Florida Department of Economic Opportunity is warning by the month’s end, there will be more restrictions for people to qualify for unemployment benefits.
After May 29, individuals will have to prove they’re actively applying for jobs by completing three to five weekly job searches, based on population of their county’s residency.
DEO executive director Dane Eagle told reporters: “…We are monitoring and seeing what the other states are doing, and I won’t take it completely off the table, but as of today, we’re focused on this return to work initiative.”
Eagle said Florida’s new “Work Search Initiative” is meant to help people return to the workforce, as a growing number of business owners say they’re finding it harder to hire people.
“When the pandemic first hit the governor waived the work search requirements because there were no jobs available, it made no sense to go out searching for work when the economy was shut down because of COVID-19,” Eagle said. “However, jobs are plentiful now … we want to help and there’s no reason not to feel safe anymore.”
“Unemployment benefits are higher than current minimum wage, so people through no fault of their own, as the governor said, they’re availing themselves to the benefits made available to them. Why wouldn’t they stay home? But that is not sustainable in today’s market,” said Eagle.
If a person were to receive combined state and federal benefits of $575 per week for 12 weeks, they could earn upwards of $6,900 – or $14.37 per hour, well above Florida’s minimum wage rate of $8.56.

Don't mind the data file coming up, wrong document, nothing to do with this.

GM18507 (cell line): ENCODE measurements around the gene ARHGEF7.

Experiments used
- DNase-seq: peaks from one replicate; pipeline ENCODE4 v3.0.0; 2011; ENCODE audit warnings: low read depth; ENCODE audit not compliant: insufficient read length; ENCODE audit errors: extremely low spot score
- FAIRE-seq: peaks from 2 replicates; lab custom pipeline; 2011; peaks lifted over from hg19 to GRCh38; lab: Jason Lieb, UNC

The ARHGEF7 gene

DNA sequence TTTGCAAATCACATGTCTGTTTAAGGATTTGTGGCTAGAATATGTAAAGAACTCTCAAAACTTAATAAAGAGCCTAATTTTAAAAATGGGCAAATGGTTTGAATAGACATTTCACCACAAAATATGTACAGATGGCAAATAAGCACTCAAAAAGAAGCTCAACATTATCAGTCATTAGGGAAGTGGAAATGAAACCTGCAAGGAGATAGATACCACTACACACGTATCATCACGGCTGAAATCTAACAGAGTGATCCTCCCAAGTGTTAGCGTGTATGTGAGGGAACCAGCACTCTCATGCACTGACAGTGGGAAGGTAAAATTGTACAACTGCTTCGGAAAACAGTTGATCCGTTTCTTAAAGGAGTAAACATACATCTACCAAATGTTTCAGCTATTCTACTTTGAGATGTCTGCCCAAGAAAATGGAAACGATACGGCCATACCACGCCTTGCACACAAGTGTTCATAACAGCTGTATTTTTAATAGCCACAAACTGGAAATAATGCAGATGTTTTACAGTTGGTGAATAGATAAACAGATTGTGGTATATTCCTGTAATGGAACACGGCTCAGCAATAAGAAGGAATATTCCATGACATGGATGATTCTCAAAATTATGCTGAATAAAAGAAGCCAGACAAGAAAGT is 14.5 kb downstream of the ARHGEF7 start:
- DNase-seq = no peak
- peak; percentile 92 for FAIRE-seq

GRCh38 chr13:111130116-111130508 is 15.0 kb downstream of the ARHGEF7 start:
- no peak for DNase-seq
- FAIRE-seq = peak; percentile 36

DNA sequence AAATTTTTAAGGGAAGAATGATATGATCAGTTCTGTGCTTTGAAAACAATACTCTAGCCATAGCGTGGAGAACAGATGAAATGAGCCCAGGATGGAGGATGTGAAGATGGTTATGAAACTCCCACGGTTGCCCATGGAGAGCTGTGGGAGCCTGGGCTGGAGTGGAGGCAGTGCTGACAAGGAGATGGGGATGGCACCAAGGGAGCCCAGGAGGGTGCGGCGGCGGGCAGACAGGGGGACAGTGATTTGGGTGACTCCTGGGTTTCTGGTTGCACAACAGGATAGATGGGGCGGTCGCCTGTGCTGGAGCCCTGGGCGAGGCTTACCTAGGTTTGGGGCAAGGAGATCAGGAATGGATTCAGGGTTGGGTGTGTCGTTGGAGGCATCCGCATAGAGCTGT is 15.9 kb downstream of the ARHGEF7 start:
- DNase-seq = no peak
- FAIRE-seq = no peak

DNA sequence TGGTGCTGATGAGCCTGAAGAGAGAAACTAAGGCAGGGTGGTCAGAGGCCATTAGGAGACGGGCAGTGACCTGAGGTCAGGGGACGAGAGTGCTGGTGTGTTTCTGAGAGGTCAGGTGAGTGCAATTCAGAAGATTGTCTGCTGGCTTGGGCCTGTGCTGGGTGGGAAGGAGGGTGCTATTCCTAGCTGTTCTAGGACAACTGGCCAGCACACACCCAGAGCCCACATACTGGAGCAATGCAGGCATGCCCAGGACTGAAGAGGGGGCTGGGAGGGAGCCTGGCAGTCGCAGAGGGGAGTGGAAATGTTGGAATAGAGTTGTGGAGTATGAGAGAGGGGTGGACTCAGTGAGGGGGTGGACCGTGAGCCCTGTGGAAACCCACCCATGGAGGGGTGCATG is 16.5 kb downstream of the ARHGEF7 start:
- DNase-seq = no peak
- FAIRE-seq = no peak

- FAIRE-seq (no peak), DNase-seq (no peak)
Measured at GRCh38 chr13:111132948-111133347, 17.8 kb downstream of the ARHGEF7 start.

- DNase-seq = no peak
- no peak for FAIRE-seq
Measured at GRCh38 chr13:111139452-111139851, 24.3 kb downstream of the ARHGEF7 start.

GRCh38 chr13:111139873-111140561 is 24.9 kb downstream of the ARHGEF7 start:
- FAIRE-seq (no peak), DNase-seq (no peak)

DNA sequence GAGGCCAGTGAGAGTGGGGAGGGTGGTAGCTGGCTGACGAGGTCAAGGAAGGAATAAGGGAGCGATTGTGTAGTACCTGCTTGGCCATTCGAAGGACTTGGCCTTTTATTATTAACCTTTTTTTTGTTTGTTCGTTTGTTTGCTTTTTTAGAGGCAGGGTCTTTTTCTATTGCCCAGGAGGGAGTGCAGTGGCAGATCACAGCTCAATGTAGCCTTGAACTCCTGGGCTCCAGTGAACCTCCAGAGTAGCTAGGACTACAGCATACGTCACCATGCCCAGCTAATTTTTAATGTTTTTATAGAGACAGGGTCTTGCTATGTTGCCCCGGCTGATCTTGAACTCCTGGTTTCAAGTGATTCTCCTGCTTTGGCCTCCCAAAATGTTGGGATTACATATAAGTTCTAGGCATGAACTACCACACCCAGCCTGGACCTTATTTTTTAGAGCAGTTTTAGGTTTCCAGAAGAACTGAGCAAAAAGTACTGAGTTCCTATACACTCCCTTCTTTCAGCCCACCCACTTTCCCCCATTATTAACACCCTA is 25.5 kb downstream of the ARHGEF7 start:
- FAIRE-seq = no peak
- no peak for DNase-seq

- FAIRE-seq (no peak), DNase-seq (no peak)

Unemployment Advocate Vanessa Brito, however, says many Floridians are not getting the maximum benefits, even as many struggle with the state’s problem-plagued system that’s holding benefit payments for weeks or months, in some cases.
Just the $300 per week federal benefits comes out to $15,600 per year, or $7.50 per hour, below Florida’s minimum wage rate.
Brito said of the claims she’s reviewed, the annual income from unemployment has ranged between $16,000 and $20,000.
Labor advocates, including Paul Cox, president of International Alliance of Theatrical Stage Employees Local 631, say employers’ real hiring struggle is due to low wages and few benefits being offered.
“It is pure supply and demand economics,” Cox said. “I don’t know a single Floridian who wants to collect unemployment. They want to get back to work and do things they enjoy.”
Bureau of Labor Statistics data shows more than 4.3 million Americans left the workforce since the start of the pandemic: they may have retired, or are unable to work while caring for a sick family member or for children.
People who have left the workforce typically can’t collect unemployment benefits.